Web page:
Does a person fall in and out of love the way Hollywood portrays it? Does something just happen and the light switch flips on or off in our romantic relationships?
Or, is falling in and out of love an involved process that takes time and the development of key elements? In my opinion, along with many relationship experts, the latter is the most accurate explanation.
Family Dynamics, a company based in Nashville, TN, has put a considerable amount of research and effort into the area of marriage and the "falling in love" process. Their research shows that a person does fall in love, but it is more than an emotion or "love at first sight" experience.1
In order to fall in love, a person must move from independence – needing only one's self to exist – to interdependence – being concerned about self but needing someone else to exist as well.
Some people can even go beyond interdependence and move toward the unhealthy side of relationships: dependence – needing others to exist and not being able to function without them.
In order for a person to move from independence to interdependence (the healthiest scenario), certain dynamics must take place:
Moving through these three stages, the couple thus transitions from independence to interdependence.
An interdependent relationship isn't static; it continues to be dynamic. On any given day, the relationship may move slightly toward independence or dependence. That is normal.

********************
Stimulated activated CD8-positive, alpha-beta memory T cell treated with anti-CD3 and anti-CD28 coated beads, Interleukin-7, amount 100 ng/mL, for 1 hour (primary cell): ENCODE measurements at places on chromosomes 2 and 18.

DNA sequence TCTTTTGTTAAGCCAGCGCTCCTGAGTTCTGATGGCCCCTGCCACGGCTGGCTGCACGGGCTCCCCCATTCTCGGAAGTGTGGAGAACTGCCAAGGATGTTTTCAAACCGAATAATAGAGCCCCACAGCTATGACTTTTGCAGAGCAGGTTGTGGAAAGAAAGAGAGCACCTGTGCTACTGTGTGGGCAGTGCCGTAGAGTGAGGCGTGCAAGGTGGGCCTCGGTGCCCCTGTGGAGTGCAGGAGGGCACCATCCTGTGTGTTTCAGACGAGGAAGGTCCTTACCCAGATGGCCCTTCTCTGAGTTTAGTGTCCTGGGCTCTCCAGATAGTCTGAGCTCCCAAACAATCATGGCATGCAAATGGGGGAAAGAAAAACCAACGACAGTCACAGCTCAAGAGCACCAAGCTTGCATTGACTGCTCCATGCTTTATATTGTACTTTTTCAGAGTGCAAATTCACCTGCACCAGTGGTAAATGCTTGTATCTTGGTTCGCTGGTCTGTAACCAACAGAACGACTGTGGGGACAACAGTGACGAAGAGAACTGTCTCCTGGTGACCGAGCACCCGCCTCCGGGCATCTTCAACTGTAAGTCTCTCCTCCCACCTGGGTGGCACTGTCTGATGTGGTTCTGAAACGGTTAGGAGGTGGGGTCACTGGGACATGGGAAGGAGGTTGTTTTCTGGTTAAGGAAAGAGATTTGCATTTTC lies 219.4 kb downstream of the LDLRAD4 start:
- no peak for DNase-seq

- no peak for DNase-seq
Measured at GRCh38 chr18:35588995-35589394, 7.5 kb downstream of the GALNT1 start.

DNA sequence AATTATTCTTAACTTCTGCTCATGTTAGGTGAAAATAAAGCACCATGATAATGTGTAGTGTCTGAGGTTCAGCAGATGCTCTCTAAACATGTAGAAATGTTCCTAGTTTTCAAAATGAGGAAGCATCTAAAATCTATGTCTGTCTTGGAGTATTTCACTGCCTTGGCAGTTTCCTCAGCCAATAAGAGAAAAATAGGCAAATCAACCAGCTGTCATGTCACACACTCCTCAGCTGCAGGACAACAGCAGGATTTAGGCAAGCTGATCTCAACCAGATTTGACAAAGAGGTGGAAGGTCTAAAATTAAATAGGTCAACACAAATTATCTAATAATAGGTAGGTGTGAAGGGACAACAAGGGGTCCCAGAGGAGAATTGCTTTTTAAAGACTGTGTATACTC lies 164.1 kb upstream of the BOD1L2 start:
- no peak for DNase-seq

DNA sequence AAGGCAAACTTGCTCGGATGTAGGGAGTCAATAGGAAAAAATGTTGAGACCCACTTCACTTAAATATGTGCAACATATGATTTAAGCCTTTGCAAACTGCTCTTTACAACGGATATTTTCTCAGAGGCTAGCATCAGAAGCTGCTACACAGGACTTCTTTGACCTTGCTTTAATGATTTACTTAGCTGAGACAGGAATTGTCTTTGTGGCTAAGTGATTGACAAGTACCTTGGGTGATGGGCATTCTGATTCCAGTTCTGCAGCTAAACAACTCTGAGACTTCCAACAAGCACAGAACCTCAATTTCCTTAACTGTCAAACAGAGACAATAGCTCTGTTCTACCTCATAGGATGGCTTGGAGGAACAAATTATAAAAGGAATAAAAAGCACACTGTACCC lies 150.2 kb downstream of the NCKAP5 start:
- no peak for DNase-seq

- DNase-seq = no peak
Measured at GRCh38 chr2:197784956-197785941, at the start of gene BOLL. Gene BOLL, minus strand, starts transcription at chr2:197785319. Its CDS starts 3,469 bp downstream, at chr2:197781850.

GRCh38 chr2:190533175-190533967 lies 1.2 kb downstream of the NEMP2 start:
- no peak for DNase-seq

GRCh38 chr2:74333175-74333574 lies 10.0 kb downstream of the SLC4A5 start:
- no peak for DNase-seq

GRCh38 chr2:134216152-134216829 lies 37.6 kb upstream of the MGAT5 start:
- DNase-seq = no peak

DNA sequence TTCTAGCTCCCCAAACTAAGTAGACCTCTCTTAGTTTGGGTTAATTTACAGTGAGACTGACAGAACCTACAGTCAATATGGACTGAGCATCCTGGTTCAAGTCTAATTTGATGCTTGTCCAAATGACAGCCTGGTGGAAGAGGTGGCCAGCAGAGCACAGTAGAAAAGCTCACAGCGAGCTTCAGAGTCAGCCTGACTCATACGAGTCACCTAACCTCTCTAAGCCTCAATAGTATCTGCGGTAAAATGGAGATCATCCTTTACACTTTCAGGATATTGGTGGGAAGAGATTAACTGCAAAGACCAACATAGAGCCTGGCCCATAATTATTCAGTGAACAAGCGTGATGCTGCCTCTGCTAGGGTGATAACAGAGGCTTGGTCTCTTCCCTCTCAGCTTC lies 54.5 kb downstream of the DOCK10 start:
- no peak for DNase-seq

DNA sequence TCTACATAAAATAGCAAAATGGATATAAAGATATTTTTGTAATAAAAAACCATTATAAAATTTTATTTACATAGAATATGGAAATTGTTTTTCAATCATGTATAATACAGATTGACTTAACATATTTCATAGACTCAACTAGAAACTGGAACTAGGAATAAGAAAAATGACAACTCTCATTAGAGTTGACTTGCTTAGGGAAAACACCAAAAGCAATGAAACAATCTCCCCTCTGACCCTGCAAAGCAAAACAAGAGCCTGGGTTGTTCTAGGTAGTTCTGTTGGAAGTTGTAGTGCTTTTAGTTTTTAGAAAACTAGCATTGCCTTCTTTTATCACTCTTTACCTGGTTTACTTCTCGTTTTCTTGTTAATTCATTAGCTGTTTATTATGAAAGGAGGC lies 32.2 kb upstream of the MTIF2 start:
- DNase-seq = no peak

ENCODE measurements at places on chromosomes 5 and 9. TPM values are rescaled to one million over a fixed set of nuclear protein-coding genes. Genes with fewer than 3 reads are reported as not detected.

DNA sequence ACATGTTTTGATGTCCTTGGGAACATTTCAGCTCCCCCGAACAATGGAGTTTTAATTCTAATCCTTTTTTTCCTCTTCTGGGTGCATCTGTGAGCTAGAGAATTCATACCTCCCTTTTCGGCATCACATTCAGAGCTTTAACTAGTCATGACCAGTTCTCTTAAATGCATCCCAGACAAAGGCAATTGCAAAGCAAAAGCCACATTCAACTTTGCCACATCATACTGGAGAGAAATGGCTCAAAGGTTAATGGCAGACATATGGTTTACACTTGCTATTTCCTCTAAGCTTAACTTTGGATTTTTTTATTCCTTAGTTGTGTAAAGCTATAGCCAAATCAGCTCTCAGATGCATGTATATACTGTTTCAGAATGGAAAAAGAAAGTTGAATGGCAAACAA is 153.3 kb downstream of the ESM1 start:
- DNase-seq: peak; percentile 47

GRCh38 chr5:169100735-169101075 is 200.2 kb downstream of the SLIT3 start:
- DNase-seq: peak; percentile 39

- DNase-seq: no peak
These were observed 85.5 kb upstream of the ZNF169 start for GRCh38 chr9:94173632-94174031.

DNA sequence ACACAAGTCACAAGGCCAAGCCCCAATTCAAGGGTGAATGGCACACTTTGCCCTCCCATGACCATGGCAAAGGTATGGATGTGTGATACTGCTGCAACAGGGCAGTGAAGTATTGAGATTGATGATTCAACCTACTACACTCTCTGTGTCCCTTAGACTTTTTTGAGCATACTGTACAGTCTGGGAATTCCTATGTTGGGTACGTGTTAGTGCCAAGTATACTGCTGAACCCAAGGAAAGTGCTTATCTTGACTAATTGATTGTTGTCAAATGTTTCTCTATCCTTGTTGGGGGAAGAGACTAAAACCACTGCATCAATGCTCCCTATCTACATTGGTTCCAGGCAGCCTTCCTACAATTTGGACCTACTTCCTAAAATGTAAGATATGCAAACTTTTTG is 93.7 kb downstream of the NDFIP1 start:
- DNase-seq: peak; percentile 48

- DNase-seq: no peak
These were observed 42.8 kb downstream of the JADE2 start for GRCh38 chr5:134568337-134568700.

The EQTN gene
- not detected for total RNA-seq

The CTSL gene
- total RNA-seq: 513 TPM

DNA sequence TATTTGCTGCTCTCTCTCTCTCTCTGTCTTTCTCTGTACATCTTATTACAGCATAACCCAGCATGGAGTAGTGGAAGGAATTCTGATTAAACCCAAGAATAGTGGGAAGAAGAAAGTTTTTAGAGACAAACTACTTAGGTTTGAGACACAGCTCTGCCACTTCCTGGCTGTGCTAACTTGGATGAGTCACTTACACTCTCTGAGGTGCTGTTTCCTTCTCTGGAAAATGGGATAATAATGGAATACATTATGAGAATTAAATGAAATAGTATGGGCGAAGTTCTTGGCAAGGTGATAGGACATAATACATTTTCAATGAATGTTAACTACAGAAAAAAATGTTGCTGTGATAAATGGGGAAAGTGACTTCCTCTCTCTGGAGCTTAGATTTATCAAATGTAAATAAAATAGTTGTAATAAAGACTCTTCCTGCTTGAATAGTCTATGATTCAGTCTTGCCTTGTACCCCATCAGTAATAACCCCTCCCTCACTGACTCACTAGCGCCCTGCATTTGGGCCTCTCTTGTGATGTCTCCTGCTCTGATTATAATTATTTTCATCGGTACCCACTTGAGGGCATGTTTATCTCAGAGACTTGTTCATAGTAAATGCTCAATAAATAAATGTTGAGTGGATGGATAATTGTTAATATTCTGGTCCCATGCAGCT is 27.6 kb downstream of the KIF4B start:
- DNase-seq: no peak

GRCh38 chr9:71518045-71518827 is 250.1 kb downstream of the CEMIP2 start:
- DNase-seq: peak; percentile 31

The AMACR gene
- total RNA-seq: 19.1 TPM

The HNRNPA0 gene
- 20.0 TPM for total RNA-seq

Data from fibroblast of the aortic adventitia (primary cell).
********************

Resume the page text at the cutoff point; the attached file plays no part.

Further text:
But some relationships move toward dependence, which is not good. Continued movement toward dependence causes a relationship to become unhealthy and ridden with psychosis.
This process also involves three stages:
Since falling in love is a process of moving from attraction, acceptance and fulfillment, falling out of love is just the opposite.
When a person moves backward through the three stages (from interdependence to attraction), the feelings of love diminish. Not only will passion disappear, but commitment will eventually disappear as well.
The trip backwards begins when one or both partner stops meeting the other's needs and when negative behaviors, like selfish demands, disrespectful judgments and angry outbursts, become a daily practice.2
Continued movement away from interdependence indicates that your marriage is in trouble and needs to be addressed. If not, the relationship is headed for at least one of three destinations:
Thus, if you find that you or your spouse is falling out of love, you must begin at the beginning and start over:
As simplistic as this process sounds, it works. Hundreds of couples are beginning to learn how to fall back in love by following the same pattern they followed to fall in love in the first place. By seeking professional help and making a commitment to this process, you can too.